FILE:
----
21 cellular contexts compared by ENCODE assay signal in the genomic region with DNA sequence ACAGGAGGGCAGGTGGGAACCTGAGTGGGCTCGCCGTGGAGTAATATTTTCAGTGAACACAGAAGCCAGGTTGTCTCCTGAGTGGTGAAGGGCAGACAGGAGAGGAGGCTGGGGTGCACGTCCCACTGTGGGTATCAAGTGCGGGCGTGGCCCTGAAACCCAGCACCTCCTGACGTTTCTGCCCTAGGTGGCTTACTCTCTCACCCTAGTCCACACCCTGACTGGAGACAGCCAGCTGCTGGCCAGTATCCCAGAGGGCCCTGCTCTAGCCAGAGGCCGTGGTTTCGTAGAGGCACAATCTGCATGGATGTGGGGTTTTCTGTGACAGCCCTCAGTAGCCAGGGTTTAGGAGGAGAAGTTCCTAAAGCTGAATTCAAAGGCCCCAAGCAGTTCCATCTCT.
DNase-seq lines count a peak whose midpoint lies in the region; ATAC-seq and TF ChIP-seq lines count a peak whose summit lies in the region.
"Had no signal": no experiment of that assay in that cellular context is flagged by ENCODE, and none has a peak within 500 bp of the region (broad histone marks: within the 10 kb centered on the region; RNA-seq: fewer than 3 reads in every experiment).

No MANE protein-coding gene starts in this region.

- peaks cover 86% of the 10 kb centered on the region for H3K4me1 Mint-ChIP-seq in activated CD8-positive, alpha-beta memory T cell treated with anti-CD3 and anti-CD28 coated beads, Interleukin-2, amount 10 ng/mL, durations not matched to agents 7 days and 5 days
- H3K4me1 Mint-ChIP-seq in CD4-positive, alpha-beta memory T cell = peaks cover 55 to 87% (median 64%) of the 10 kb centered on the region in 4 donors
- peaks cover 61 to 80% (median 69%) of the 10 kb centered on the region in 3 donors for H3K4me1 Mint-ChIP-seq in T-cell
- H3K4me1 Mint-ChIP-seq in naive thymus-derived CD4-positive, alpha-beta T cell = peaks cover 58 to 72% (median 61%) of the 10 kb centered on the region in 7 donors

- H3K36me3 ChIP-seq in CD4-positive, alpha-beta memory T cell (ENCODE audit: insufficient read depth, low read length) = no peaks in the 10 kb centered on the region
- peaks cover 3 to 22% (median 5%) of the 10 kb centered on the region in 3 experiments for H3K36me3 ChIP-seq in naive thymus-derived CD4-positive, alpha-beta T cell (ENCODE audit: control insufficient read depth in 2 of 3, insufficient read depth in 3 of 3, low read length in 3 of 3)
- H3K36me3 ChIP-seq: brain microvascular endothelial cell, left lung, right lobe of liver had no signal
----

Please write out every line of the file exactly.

21 cellular contexts compared by ENCODE assay signal in the genomic region with DNA sequence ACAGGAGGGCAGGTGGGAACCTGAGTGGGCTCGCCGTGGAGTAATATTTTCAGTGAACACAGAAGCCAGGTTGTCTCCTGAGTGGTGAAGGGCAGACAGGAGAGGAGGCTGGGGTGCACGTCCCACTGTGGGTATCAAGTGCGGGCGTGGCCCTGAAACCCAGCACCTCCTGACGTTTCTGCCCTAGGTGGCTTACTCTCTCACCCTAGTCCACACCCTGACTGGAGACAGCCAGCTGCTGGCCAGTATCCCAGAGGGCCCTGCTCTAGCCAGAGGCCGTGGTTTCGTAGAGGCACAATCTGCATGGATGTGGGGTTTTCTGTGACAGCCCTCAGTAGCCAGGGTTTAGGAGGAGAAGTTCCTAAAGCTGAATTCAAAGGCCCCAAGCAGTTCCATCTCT.
DNase-seq lines count a peak whose midpoint lies in the region; ATAC-seq and TF ChIP-seq lines count a peak whose summit lies in the region.
"Had no signal": no experiment of that assay in that cellular context is flagged by ENCODE, and none has a peak within 500 bp of the region (broad histone marks: within the 10 kb centered on the region; RNA-seq: fewer than 3 reads in every experiment).

No MANE protein-coding gene starts in this region.

- peaks cover 86% of the 10 kb centered on the region for H3K4me1 Mint-ChIP-seq in activated CD8-positive, alpha-beta memory T cell treated with anti-CD3 and anti-CD28 coated beads, Interleukin-2, amount 10 ng/mL, durations not matched to agents 7 days and 5 days
- H3K4me1 Mint-ChIP-seq in CD4-positive, alpha-beta memory T cell = peaks cover 55 to 87% (median 64%) of the 10 kb centered on the region in 4 donors
- peaks cover 61 to 80% (median 69%) of the 10 kb centered on the region in 3 donors for H3K4me1 Mint-ChIP-seq in T-cell
- H3K4me1 Mint-ChIP-seq in naive thymus-derived CD4-positive, alpha-beta T cell = peaks cover 58 to 72% (median 61%) of the 10 kb centered on the region in 7 donors

- H3K36me3 ChIP-seq in CD4-positive, alpha-beta memory T cell (ENCODE audit: insufficient read depth, low read length) = no peaks in the 10 kb centered on the region
- peaks cover 3 to 22% (median 5%) of the 10 kb centered on the region in 3 experiments for H3K36me3 ChIP-seq in naive thymus-derived CD4-positive, alpha-beta T cell (ENCODE audit: control insufficient read depth in 2 of 3, insufficient read depth in 3 of 3, low read length in 3 of 3)
- H3K36me3 ChIP-seq: brain microvascular endothelial cell, left lung, right lobe of liver had no signal